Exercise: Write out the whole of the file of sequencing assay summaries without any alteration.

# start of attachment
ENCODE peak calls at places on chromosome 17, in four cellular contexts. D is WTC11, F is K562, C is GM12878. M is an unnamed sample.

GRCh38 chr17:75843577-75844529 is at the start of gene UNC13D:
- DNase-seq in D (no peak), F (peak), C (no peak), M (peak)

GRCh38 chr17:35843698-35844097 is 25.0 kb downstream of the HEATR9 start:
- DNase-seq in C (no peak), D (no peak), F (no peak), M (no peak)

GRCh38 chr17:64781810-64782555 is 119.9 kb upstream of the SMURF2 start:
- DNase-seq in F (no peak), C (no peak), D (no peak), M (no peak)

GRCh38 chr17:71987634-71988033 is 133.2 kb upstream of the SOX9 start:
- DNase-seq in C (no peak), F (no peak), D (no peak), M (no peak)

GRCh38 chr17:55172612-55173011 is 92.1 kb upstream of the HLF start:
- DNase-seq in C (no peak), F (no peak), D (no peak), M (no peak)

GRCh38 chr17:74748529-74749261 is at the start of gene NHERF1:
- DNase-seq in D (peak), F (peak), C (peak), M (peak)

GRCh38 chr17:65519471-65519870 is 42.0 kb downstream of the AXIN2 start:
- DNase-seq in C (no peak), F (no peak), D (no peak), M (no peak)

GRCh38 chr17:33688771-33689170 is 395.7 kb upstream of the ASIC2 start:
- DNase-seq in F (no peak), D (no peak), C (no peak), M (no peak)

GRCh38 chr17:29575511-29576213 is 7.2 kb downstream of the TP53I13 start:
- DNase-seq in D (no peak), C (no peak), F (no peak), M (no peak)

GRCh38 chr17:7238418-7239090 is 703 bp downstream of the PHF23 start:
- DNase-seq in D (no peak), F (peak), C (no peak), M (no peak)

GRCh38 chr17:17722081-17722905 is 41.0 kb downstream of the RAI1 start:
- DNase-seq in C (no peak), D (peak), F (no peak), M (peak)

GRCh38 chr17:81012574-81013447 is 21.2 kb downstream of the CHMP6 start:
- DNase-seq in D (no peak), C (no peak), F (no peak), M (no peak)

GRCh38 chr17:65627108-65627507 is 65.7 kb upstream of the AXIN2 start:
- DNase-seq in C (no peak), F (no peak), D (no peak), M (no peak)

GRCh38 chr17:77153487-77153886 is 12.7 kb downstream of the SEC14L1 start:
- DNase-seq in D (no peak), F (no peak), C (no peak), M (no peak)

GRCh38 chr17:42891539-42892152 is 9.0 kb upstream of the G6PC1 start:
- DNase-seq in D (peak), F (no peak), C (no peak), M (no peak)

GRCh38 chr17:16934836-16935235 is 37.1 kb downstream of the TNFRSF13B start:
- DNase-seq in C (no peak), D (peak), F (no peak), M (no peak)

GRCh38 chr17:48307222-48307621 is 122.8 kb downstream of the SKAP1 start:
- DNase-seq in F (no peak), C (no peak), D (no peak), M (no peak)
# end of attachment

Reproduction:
ENCODE peak calls at places on chromosome 17, in four cellular contexts. D is WTC11, F is K562, C is GM12878. M is an unnamed sample.

GRCh38 chr17:75843577-75844529 is at the start of gene UNC13D:
- DNase-seq in D (no peak), F (peak), C (no peak), M (peak)

GRCh38 chr17:35843698-35844097 is 25.0 kb downstream of the HEATR9 start:
- DNase-seq in C (no peak), D (no peak), F (no peak), M (no peak)

GRCh38 chr17:64781810-64782555 is 119.9 kb upstream of the SMURF2 start:
- DNase-seq in F (no peak), C (no peak), D (no peak), M (no peak)

GRCh38 chr17:71987634-71988033 is 133.2 kb upstream of the SOX9 start:
- DNase-seq in C (no peak), F (no peak), D (no peak), M (no peak)

GRCh38 chr17:55172612-55173011 is 92.1 kb upstream of the HLF start:
- DNase-seq in C (no peak), F (no peak), D (no peak), M (no peak)

GRCh38 chr17:74748529-74749261 is at the start of gene NHERF1:
- DNase-seq in D (peak), F (peak), C (peak), M (peak)

GRCh38 chr17:65519471-65519870 is 42.0 kb downstream of the AXIN2 start:
- DNase-seq in C (no peak), F (no peak), D (no peak), M (no peak)

GRCh38 chr17:33688771-33689170 is 395.7 kb upstream of the ASIC2 start:
- DNase-seq in F (no peak), D (no peak), C (no peak), M (no peak)

GRCh38 chr17:29575511-29576213 is 7.2 kb downstream of the TP53I13 start:
- DNase-seq in D (no peak), C (no peak), F (no peak), M (no peak)

GRCh38 chr17:7238418-7239090 is 703 bp downstream of the PHF23 start:
- DNase-seq in D (no peak), F (peak), C (no peak), M (no peak)

GRCh38 chr17:17722081-17722905 is 41.0 kb downstream of the RAI1 start:
- DNase-seq in C (no peak), D (peak), F (no peak), M (peak)

GRCh38 chr17:81012574-81013447 is 21.2 kb downstream of the CHMP6 start:
- DNase-seq in D (no peak), C (no peak), F (no peak), M (no peak)

GRCh38 chr17:65627108-65627507 is 65.7 kb upstream of the AXIN2 start:
- DNase-seq in C (no peak), F (no peak), D (no peak), M (no peak)

GRCh38 chr17:77153487-77153886 is 12.7 kb downstream of the SEC14L1 start:
- DNase-seq in D (no peak), F (no peak), C (no peak), M (no peak)

GRCh38 chr17:42891539-42892152 is 9.0 kb upstream of the G6PC1 start:
- DNase-seq in D (peak), F (no peak), C (no peak), M (no peak)

GRCh38 chr17:16934836-16935235 is 37.1 kb downstream of the TNFRSF13B start:
- DNase-seq in C (no peak), D (peak), F (no peak), M (no peak)

GRCh38 chr17:48307222-48307621 is 122.8 kb downstream of the SKAP1 start:
- DNase-seq in F (no peak), C (no peak), D (no peak), M (no peak)